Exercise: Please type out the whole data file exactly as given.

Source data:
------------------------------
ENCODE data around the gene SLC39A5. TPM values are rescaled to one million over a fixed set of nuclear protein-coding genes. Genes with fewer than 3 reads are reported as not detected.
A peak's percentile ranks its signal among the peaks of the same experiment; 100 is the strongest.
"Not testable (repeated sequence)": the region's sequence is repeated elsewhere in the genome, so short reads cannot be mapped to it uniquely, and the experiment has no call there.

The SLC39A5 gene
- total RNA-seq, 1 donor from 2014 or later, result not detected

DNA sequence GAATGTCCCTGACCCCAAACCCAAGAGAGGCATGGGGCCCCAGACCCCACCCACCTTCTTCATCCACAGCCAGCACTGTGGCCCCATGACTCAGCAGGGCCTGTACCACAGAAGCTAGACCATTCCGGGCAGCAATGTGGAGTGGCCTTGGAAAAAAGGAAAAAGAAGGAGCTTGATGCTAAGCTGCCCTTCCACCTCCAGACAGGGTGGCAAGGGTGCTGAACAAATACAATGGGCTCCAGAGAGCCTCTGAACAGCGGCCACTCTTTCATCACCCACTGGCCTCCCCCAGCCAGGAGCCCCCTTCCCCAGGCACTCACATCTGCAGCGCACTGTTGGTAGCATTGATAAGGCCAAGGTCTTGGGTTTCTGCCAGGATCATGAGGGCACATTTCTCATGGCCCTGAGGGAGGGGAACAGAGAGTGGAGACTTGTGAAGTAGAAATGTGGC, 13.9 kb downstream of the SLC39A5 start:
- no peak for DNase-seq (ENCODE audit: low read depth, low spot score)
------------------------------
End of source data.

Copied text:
ENCODE data around the gene SLC39A5. TPM values are rescaled to one million over a fixed set of nuclear protein-coding genes. Genes with fewer than 3 reads are reported as not detected.
A peak's percentile ranks its signal among the peaks of the same experiment; 100 is the strongest.
"Not testable (repeated sequence)": the region's sequence is repeated elsewhere in the genome, so short reads cannot be mapped to it uniquely, and the experiment has no call there.

The SLC39A5 gene
- total RNA-seq, 1 donor from 2014 or later, result not detected

DNA sequence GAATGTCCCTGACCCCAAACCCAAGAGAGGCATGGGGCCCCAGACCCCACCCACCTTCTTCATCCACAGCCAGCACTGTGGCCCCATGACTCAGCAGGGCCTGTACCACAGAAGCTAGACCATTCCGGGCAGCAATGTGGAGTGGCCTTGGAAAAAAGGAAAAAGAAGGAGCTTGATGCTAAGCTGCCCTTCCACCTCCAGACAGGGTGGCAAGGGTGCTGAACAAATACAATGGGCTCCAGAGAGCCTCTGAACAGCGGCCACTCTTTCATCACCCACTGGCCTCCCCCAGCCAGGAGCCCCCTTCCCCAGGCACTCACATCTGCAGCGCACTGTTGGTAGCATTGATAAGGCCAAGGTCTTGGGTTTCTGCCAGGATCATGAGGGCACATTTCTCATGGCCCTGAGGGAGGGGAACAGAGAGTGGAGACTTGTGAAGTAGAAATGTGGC, 13.9 kb downstream of the SLC39A5 start:
- no peak for DNase-seq (ENCODE audit: low read depth, low spot score)